Violence on the Page: A.Mangai writes on “Padhaiyil Padintha Adigal” by Rajam Krishnan
December 1, 2012 Leave a comment
Rajam Krishnan, Padhaiyil Padintha Adigal, Thagam Publishers, 2000 (first edition 1991)
Rajam Krishnan as a social realist writer with a very strong commitment to Marxian ideology is well known. The book I would like to cherish as something that weaves the narratives of violence and resistance at all levels – personal and public – highlighting the power of transgression is a biographical novel on Manalur Maniamma. Exploring the history of agrarian struggles in East Thanjavur region of Tamil Nadu with all its complexities the text has played a crucial role in my life and art.
Born in a conservative Brahmin household, married as the second wife of a lawyer at the age of nine, widowed within ten years, her first encounter with violence begins at home. She undertakes to take up Shiva worship, usually denied to women, but permitted in her case as she is widowed and therefore asexual. The everyday practice of widowhood in Brahmin community is the most harrowing violence of dehumanizing a woman. Living with her mother, who is also a widow, she begins to take care of the lands and cultivation. The first exposure to being complicit in the oppression of farmers strikes her when she learns of ‘karaveli’ – a system by which the female agricultural labourers are divided in to half and a competition is enforced to speed up the process of planting the seedlings. She takes charge of farming with out the assistance of the middle man. Insulted by her action, she is attacked in the dark and falls on the ridge. She is also teased for being a woman and a widow (pottachi and mottachi). She decides to counter that. In a very dramatic move, she combs her hair with middle parting into a crop; wears a dhoti; a khadi shirt with half sleeves; and throws a towel over her shoulders like the Kerala women. This new incarnation drew scorn from her family members and wonder from those who admired her.
It was the era of Gandhianism. Most of her relatives were part of the Congress. She too joined the party and soon became the District Committee member. As a Gandhian, she strived to work against untouchability and caste discrimination. Disturbed by the insults devadasis faced in Congress circles and the lukewarm attitude about widowers’ hurrying to get remarried, she feels that”Gandhi’s nationalism was not beyond the conservative attitudes of the age-old practices of feudalism”. Her younger brother refuses to give her any share in the property. Determined to prove herself in her own village she buys land and also builds a house. Realizing that she needs to protect herself she learns Silampam , a martial art of Tamil Nadu. Next in her leap was to learn cycling to increase her mobility. She soon joins the workers and farmers movements.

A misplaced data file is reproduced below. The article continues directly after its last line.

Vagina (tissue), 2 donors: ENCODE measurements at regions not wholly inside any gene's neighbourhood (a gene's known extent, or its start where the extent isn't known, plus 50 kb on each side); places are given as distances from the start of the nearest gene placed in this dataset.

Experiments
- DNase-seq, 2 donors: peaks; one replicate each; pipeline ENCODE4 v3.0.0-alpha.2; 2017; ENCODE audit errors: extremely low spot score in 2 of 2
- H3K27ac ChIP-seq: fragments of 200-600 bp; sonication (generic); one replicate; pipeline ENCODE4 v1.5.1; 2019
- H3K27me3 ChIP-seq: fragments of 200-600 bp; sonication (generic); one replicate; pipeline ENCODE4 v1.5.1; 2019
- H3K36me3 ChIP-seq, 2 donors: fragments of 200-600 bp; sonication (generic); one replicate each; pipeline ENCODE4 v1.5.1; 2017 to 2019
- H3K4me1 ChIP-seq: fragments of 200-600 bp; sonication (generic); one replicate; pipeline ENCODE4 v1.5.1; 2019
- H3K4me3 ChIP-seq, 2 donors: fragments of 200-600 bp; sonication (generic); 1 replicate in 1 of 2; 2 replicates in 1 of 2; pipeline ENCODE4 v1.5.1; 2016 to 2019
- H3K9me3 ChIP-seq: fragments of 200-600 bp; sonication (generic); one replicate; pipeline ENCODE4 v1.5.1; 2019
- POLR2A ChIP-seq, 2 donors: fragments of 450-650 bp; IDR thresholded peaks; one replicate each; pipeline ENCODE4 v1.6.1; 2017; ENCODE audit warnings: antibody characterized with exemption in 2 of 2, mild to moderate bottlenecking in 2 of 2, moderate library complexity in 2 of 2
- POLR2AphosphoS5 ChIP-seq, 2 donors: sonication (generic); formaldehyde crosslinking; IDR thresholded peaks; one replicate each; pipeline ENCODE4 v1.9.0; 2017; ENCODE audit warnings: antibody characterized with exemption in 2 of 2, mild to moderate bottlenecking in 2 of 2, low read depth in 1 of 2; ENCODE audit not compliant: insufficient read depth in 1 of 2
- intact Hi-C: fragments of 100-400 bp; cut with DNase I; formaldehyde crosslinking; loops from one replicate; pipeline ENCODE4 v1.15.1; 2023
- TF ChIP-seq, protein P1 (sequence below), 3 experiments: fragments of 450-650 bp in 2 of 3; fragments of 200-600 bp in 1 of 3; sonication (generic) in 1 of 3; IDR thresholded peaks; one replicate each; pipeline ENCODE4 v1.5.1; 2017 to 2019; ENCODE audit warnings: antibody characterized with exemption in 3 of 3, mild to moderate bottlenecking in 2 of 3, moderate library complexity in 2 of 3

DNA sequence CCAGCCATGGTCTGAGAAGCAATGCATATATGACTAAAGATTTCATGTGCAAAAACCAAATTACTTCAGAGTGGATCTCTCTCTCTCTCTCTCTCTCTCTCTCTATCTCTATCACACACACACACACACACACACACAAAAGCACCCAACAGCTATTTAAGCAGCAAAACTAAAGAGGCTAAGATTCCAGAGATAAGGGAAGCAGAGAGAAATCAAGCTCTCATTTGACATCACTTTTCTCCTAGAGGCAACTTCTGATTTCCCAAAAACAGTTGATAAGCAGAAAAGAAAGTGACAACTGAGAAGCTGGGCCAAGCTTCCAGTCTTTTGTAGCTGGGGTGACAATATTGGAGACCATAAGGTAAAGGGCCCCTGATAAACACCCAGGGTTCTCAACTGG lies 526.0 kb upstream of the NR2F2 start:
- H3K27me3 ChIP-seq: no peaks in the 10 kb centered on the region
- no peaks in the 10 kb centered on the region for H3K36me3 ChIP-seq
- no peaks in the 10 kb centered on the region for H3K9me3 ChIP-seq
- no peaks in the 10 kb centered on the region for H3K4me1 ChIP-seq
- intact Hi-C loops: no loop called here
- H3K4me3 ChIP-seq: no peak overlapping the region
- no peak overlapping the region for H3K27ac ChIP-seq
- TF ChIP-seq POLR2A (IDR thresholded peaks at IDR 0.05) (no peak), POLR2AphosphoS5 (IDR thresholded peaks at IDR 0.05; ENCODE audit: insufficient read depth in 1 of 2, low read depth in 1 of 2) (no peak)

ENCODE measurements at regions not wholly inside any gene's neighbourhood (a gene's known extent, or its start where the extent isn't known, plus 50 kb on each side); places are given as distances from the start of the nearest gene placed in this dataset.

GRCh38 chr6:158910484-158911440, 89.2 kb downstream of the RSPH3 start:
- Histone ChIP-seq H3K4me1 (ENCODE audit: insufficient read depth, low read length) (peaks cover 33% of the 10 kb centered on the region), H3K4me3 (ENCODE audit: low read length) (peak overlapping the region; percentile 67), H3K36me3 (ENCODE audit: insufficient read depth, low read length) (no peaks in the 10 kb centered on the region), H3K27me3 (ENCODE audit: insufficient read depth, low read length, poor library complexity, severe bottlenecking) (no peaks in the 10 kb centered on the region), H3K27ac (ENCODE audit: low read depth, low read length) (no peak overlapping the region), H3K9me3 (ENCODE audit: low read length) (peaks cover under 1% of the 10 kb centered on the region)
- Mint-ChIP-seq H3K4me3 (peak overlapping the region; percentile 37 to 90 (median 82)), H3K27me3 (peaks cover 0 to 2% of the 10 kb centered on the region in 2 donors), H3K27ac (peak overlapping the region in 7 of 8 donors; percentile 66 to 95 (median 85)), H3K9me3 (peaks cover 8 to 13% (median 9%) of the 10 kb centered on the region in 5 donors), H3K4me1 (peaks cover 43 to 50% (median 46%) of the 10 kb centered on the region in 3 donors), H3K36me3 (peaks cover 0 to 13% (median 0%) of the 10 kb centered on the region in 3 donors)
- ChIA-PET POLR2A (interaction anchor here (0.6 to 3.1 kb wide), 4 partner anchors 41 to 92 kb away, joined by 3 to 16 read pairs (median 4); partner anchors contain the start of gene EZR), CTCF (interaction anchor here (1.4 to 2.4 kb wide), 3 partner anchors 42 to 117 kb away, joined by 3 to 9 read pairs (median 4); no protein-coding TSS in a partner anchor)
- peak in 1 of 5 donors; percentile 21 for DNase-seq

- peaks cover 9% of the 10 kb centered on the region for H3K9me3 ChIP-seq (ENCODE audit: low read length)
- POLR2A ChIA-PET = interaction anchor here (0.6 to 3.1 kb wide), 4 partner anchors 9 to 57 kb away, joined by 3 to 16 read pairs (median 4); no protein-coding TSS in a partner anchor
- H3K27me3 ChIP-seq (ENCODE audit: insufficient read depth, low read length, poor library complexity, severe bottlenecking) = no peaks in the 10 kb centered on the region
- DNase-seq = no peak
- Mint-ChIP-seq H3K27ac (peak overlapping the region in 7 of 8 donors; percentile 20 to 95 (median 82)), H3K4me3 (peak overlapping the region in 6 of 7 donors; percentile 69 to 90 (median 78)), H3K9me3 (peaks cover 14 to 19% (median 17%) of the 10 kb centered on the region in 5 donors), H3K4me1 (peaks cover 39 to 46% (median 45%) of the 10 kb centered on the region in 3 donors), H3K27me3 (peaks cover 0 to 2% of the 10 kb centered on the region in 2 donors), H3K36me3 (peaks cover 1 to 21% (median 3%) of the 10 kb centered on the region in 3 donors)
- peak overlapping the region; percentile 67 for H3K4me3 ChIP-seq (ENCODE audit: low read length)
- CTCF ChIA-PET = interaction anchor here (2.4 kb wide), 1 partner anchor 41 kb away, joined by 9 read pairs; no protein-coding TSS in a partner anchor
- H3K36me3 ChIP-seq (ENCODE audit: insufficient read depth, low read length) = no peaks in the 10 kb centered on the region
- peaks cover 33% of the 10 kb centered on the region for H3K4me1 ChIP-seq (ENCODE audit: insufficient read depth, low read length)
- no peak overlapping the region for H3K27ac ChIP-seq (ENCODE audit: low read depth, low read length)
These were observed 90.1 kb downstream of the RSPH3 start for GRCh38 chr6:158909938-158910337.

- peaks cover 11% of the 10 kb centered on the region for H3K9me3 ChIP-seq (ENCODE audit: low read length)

She becomes a member of the then Communist party. Her tireless work with the people makes the party be identified as Maniamma party in her area. But, the party is not exceptionally progressive to accommodate a woman of her stature. She is not allowed to contest elections. She takes it in the stride and does not mind the hesitation sensed within the party. She is then accused of taking decisions without consulting the party. She is imprisoned. And in the prison, she meets Janaki, Shajathi and other Comrades. She works for the welfare of children kept in the prison along with their parents. Her health fails. In the hospital while still a prisoner, Rukmani Ammal meets her. On her release, she goes back to Thanjavur. She realizes that she is not selected as a delegate for the Party State Conference at Nagappattinam . Caught between her people’s commitment and the Party’s negligence, she decides to attend the conference as a book-seller. The previous day of the Conference while visiting a village the deer groomed by a landlord hits her ribs. The same Conference that had planned to pass a resolution against her, turned in to her glorious funeral procession!
This novel, usually not considered to be a portrayal of violence, succeeds in making the readers aware how violence is the very weave of our lives. The structural nexus of how caste, class and gender intersect with every single aspect of life is faced squarely by Maniamma. While the dominant tone of the novel is celebratory, it is deeply moving in presenting the constant emotion of being made to feel alone – at home, by the women in Congress households, by the Party leadership; and the attendant respect and affection showered on her by the simple farmers and labourers.
It is very easy to discuss violence as part of the discourse of trauma or survival; but an overwhelming sense of sorrow engulfs one when one reads of Maniamma’s hope and courage and the image of being cornered by feudal, patriarchal and discriminatory attitudes in various spheres. Above all, the text documents a history that is buried deep. It also has opened up a way of writing history from women’s perspective. It is not about claiming a space denied to her but about re-telling the history from a critical point of view.
Maniamma was dramatized by me for the AIDWA State conference at Nagappattinam in 1991. Rukmani Amma , who was a character in the play watched it. A woman who had travelled with Mani Amma on her cycle was moved beyond words. Mina Swaminathan, who helped me in shaping the play, later became a fellow traveler in my theatre work through Voicing Silence. We revived the play as Chuvadugal in 1994. V. Geetha’s Kaala Kanavu (2007) tracing the history of feminist thought in Tamil Nadu referred to her movingly. She seems to live in us in our frustrating and joyous moments.
The wheel rolls on /
the blood splashes; /
the path is swamp – red; /
every step is a hibiscus.